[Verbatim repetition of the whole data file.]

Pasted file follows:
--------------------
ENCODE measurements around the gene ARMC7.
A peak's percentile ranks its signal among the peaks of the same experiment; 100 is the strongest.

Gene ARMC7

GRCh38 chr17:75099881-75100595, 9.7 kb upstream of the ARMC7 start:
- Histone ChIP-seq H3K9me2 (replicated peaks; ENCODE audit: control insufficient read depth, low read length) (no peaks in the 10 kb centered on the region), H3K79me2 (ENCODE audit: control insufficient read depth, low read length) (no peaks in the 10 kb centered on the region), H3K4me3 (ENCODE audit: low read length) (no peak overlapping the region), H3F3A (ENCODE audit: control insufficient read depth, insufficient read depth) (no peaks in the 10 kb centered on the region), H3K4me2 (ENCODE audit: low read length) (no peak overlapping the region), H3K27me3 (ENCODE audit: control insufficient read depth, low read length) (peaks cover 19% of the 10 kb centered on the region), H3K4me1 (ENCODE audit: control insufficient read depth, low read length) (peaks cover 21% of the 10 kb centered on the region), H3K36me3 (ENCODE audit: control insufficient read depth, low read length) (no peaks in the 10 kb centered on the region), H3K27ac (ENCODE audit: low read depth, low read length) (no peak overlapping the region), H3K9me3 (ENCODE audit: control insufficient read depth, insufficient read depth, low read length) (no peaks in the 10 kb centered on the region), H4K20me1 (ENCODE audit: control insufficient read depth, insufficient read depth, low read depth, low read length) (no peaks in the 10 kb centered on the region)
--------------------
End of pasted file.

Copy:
ENCODE measurements around the gene ARMC7.
A peak's percentile ranks its signal among the peaks of the same experiment; 100 is the strongest.

Gene ARMC7

GRCh38 chr17:75099881-75100595, 9.7 kb upstream of the ARMC7 start:
- Histone ChIP-seq H3K9me2 (replicated peaks; ENCODE audit: control insufficient read depth, low read length) (no peaks in the 10 kb centered on the region), H3K79me2 (ENCODE audit: control insufficient read depth, low read length) (no peaks in the 10 kb centered on the region), H3K4me3 (ENCODE audit: low read length) (no peak overlapping the region), H3F3A (ENCODE audit: control insufficient read depth, insufficient read depth) (no peaks in the 10 kb centered on the region), H3K4me2 (ENCODE audit: low read length) (no peak overlapping the region), H3K27me3 (ENCODE audit: control insufficient read depth, low read length) (peaks cover 19% of the 10 kb centered on the region), H3K4me1 (ENCODE audit: control insufficient read depth, low read length) (peaks cover 21% of the 10 kb centered on the region), H3K36me3 (ENCODE audit: control insufficient read depth, low read length) (no peaks in the 10 kb centered on the region), H3K27ac (ENCODE audit: low read depth, low read length) (no peak overlapping the region), H3K9me3 (ENCODE audit: control insufficient read depth, insufficient read depth, low read length) (no peaks in the 10 kb centered on the region), H4K20me1 (ENCODE audit: control insufficient read depth, insufficient read depth, low read depth, low read length) (no peaks in the 10 kb centered on the region)